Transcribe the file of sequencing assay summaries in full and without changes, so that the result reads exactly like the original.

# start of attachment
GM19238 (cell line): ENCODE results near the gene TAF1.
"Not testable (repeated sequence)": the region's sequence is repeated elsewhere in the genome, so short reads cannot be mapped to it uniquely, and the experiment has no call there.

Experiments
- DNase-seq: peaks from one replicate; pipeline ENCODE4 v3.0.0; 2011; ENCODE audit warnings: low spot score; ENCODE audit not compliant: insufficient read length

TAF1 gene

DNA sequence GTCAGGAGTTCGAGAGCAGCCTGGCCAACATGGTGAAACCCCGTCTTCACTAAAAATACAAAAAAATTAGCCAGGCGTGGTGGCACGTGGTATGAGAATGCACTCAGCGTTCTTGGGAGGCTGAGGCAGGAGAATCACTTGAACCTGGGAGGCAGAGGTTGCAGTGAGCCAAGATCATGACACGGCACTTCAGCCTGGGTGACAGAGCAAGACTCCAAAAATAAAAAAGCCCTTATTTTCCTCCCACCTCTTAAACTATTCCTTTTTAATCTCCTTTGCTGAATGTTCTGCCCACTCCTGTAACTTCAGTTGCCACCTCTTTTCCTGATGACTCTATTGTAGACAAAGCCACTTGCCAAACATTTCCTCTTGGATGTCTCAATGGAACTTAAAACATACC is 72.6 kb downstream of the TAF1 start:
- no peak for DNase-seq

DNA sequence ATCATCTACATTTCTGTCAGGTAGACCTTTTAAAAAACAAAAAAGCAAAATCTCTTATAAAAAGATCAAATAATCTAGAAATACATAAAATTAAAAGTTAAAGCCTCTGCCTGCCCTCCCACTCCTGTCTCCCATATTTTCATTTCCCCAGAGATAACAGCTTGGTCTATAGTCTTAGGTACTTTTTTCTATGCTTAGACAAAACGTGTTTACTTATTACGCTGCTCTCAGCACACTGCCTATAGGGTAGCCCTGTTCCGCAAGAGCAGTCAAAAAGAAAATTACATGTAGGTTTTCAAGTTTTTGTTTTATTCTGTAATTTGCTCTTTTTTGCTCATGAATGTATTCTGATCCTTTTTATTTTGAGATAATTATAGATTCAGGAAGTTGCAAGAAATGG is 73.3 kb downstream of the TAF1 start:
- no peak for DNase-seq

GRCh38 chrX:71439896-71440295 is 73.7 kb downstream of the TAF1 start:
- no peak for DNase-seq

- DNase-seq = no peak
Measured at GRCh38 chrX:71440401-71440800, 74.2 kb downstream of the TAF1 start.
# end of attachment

GM19238 (cell line): ENCODE results near the gene TAF1.
"Not testable (repeated sequence)": the region's sequence is repeated elsewhere in the genome, so short reads cannot be mapped to it uniquely, and the experiment has no call there.

Experiments
- DNase-seq: peaks from one replicate; pipeline ENCODE4 v3.0.0; 2011; ENCODE audit warnings: low spot score; ENCODE audit not compliant: insufficient read length

TAF1 gene

DNA sequence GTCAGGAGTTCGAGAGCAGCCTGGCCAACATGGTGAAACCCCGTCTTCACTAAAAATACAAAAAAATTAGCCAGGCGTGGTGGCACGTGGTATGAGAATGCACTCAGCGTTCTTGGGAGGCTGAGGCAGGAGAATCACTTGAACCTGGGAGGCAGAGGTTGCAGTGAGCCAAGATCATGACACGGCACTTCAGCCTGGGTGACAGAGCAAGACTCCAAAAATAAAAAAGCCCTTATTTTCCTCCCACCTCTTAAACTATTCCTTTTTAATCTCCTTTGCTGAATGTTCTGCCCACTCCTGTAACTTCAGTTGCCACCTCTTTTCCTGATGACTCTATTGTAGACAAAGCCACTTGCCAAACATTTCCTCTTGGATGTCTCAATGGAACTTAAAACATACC is 72.6 kb downstream of the TAF1 start:
- no peak for DNase-seq

DNA sequence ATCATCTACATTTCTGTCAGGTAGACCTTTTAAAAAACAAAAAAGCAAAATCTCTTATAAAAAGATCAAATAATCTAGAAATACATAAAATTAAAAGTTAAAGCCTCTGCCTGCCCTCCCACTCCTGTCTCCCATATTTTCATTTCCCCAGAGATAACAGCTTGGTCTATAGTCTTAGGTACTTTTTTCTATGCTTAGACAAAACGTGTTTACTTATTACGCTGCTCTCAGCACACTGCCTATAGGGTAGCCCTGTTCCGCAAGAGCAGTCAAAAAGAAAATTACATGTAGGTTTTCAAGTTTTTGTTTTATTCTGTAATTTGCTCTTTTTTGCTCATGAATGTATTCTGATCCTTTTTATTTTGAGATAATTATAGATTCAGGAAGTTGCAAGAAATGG is 73.3 kb downstream of the TAF1 start:
- no peak for DNase-seq

GRCh38 chrX:71439896-71440295 is 73.7 kb downstream of the TAF1 start:
- no peak for DNase-seq

- DNase-seq = no peak
Measured at GRCh38 chrX:71440401-71440800, 74.2 kb downstream of the TAF1 start.